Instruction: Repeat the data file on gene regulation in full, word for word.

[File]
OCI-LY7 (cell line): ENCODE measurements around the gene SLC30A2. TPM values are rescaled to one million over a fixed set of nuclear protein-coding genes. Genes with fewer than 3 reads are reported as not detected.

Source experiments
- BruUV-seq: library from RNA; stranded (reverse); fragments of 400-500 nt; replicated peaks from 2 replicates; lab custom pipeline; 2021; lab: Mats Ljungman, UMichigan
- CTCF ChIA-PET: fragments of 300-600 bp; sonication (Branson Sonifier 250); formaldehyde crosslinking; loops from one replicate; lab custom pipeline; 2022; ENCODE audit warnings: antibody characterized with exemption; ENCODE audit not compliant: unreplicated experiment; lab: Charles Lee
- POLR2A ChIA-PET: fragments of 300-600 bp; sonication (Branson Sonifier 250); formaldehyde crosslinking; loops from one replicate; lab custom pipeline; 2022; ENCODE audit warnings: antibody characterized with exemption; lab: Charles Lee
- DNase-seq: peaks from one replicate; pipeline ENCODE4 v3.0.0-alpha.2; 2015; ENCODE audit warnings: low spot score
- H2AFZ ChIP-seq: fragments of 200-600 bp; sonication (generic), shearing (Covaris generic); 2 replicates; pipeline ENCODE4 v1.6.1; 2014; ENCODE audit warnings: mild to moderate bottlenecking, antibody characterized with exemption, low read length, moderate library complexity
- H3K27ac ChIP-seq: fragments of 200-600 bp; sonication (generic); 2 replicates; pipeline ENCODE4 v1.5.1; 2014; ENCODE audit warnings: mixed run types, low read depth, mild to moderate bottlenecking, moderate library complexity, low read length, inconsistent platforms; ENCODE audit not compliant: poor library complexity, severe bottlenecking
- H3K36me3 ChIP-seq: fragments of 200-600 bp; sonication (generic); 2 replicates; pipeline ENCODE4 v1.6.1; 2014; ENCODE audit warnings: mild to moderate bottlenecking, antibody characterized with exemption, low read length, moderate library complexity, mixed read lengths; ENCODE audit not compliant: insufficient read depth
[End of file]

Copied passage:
OCI-LY7 (cell line): ENCODE measurements around the gene SLC30A2. TPM values are rescaled to one million over a fixed set of nuclear protein-coding genes. Genes with fewer than 3 reads are reported as not detected.

Source experiments
- BruUV-seq: library from RNA; stranded (reverse); fragments of 400-500 nt; replicated peaks from 2 replicates; lab custom pipeline; 2021; lab: Mats Ljungman, UMichigan
- CTCF ChIA-PET: fragments of 300-600 bp; sonication (Branson Sonifier 250); formaldehyde crosslinking; loops from one replicate; lab custom pipeline; 2022; ENCODE audit warnings: antibody characterized with exemption; ENCODE audit not compliant: unreplicated experiment; lab: Charles Lee
- POLR2A ChIA-PET: fragments of 300-600 bp; sonication (Branson Sonifier 250); formaldehyde crosslinking; loops from one replicate; lab custom pipeline; 2022; ENCODE audit warnings: antibody characterized with exemption; lab: Charles Lee
- DNase-seq: peaks from one replicate; pipeline ENCODE4 v3.0.0-alpha.2; 2015; ENCODE audit warnings: low spot score
- H2AFZ ChIP-seq: fragments of 200-600 bp; sonication (generic), shearing (Covaris generic); 2 replicates; pipeline ENCODE4 v1.6.1; 2014; ENCODE audit warnings: mild to moderate bottlenecking, antibody characterized with exemption, low read length, moderate library complexity
- H3K27ac ChIP-seq: fragments of 200-600 bp; sonication (generic); 2 replicates; pipeline ENCODE4 v1.5.1; 2014; ENCODE audit warnings: mixed run types, low read depth, mild to moderate bottlenecking, moderate library complexity, low read length, inconsistent platforms; ENCODE audit not compliant: poor library complexity, severe bottlenecking
- H3K36me3 ChIP-seq: fragments of 200-600 bp; sonication (generic); 2 replicates; pipeline ENCODE4 v1.6.1; 2014; ENCODE audit warnings: mild to moderate bottlenecking, antibody characterized with exemption, low read length, moderate library complexity, mixed read lengths; ENCODE audit not compliant: insufficient read depth